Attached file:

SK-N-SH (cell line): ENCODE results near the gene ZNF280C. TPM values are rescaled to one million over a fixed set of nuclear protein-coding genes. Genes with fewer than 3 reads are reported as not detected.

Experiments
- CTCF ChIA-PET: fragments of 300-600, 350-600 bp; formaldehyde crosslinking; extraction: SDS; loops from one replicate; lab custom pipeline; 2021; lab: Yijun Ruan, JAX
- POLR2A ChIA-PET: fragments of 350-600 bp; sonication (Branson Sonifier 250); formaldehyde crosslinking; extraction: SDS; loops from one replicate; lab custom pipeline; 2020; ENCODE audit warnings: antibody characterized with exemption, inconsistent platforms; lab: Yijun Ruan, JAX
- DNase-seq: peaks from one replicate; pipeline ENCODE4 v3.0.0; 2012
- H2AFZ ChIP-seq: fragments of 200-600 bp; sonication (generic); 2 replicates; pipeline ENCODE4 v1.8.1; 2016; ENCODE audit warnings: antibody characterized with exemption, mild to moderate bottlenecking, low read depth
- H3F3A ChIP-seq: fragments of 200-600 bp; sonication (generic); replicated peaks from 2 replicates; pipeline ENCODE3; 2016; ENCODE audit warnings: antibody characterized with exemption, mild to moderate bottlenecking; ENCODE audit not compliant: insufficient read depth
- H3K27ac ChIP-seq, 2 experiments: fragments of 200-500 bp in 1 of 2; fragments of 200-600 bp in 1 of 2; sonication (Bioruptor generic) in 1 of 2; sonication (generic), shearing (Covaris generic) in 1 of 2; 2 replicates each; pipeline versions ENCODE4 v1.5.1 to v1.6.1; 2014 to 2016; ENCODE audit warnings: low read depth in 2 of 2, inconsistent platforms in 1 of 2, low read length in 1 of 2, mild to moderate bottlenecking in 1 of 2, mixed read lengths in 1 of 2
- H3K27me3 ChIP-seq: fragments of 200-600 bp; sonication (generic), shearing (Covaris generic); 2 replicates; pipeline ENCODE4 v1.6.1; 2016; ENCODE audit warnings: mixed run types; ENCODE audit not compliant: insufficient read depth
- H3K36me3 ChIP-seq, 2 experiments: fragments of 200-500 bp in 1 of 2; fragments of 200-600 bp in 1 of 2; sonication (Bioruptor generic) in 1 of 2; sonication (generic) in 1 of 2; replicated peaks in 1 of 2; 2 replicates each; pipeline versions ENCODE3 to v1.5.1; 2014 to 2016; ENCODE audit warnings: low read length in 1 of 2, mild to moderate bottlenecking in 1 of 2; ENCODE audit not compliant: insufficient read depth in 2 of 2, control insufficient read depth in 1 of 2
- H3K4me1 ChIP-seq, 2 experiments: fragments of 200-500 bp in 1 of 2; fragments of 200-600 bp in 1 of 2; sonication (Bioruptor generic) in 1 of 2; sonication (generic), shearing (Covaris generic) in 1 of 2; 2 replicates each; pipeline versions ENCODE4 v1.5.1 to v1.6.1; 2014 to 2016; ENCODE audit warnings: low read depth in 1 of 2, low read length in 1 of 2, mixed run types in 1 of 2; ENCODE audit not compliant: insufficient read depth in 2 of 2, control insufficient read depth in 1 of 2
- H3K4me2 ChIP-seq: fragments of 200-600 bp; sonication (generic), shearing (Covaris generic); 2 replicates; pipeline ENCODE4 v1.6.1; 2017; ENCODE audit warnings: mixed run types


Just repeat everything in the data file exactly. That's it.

SK-N-SH (cell line): ENCODE results near the gene ZNF280C. TPM values are rescaled to one million over a fixed set of nuclear protein-coding genes. Genes with fewer than 3 reads are reported as not detected.

Experiments
- CTCF ChIA-PET: fragments of 300-600, 350-600 bp; formaldehyde crosslinking; extraction: SDS; loops from one replicate; lab custom pipeline; 2021; lab: Yijun Ruan, JAX
- POLR2A ChIA-PET: fragments of 350-600 bp; sonication (Branson Sonifier 250); formaldehyde crosslinking; extraction: SDS; loops from one replicate; lab custom pipeline; 2020; ENCODE audit warnings: antibody characterized with exemption, inconsistent platforms; lab: Yijun Ruan, JAX
- DNase-seq: peaks from one replicate; pipeline ENCODE4 v3.0.0; 2012
- H2AFZ ChIP-seq: fragments of 200-600 bp; sonication (generic); 2 replicates; pipeline ENCODE4 v1.8.1; 2016; ENCODE audit warnings: antibody characterized with exemption, mild to moderate bottlenecking, low read depth
- H3F3A ChIP-seq: fragments of 200-600 bp; sonication (generic); replicated peaks from 2 replicates; pipeline ENCODE3; 2016; ENCODE audit warnings: antibody characterized with exemption, mild to moderate bottlenecking; ENCODE audit not compliant: insufficient read depth
- H3K27ac ChIP-seq, 2 experiments: fragments of 200-500 bp in 1 of 2; fragments of 200-600 bp in 1 of 2; sonication (Bioruptor generic) in 1 of 2; sonication (generic), shearing (Covaris generic) in 1 of 2; 2 replicates each; pipeline versions ENCODE4 v1.5.1 to v1.6.1; 2014 to 2016; ENCODE audit warnings: low read depth in 2 of 2, inconsistent platforms in 1 of 2, low read length in 1 of 2, mild to moderate bottlenecking in 1 of 2, mixed read lengths in 1 of 2
- H3K27me3 ChIP-seq: fragments of 200-600 bp; sonication (generic), shearing (Covaris generic); 2 replicates; pipeline ENCODE4 v1.6.1; 2016; ENCODE audit warnings: mixed run types; ENCODE audit not compliant: insufficient read depth
- H3K36me3 ChIP-seq, 2 experiments: fragments of 200-500 bp in 1 of 2; fragments of 200-600 bp in 1 of 2; sonication (Bioruptor generic) in 1 of 2; sonication (generic) in 1 of 2; replicated peaks in 1 of 2; 2 replicates each; pipeline versions ENCODE3 to v1.5.1; 2014 to 2016; ENCODE audit warnings: low read length in 1 of 2, mild to moderate bottlenecking in 1 of 2; ENCODE audit not compliant: insufficient read depth in 2 of 2, control insufficient read depth in 1 of 2
- H3K4me1 ChIP-seq, 2 experiments: fragments of 200-500 bp in 1 of 2; fragments of 200-600 bp in 1 of 2; sonication (Bioruptor generic) in 1 of 2; sonication (generic), shearing (Covaris generic) in 1 of 2; 2 replicates each; pipeline versions ENCODE4 v1.5.1 to v1.6.1; 2014 to 2016; ENCODE audit warnings: low read depth in 1 of 2, low read length in 1 of 2, mixed run types in 1 of 2; ENCODE audit not compliant: insufficient read depth in 2 of 2, control insufficient read depth in 1 of 2
- H3K4me2 ChIP-seq: fragments of 200-600 bp; sonication (generic), shearing (Covaris generic); 2 replicates; pipeline ENCODE4 v1.6.1; 2017; ENCODE audit warnings: mixed run types